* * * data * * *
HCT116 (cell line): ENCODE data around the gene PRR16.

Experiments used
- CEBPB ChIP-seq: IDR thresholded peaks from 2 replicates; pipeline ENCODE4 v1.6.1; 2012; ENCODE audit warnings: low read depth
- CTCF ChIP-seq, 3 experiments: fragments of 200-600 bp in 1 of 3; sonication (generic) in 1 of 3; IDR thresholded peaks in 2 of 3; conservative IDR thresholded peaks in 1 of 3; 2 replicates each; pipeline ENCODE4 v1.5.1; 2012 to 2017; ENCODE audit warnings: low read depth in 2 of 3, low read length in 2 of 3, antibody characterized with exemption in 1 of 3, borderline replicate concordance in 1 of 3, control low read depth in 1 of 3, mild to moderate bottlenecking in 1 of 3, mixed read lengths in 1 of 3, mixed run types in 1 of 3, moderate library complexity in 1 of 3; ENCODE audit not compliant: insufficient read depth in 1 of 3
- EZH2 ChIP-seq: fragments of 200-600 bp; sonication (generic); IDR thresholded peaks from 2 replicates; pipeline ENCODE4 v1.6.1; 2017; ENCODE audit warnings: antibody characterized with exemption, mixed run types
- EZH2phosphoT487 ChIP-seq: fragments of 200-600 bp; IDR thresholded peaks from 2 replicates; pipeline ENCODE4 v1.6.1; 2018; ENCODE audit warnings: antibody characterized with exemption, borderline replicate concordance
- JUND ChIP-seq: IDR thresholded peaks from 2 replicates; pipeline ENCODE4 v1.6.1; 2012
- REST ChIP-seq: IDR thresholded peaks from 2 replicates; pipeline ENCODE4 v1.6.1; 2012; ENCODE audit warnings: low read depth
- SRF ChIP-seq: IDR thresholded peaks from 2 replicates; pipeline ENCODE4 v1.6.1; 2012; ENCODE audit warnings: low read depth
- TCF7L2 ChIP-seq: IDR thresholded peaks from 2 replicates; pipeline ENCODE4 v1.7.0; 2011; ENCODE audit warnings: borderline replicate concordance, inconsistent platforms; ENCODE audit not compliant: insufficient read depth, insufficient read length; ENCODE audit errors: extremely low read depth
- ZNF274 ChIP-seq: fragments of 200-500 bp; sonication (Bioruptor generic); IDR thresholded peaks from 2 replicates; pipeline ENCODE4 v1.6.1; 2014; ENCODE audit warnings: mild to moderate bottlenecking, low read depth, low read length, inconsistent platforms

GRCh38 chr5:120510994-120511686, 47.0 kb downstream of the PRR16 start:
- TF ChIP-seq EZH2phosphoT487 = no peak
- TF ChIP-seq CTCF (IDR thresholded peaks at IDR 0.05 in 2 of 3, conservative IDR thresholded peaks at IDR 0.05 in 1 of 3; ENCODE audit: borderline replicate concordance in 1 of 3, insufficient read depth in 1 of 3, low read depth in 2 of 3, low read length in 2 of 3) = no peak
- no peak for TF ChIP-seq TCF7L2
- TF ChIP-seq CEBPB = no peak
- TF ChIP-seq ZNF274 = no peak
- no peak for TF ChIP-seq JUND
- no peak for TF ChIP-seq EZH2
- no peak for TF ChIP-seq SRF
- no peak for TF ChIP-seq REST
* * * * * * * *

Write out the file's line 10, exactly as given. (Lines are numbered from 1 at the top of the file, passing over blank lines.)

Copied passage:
- TCF7L2 ChIP-seq: IDR thresholded peaks from 2 replicates; pipeline ENCODE4 v1.7.0; 2011; ENCODE audit warnings: borderline replicate concordance, inconsistent platforms; ENCODE audit not compliant: insufficient read depth, insufficient read length; ENCODE audit errors: extremely low read depth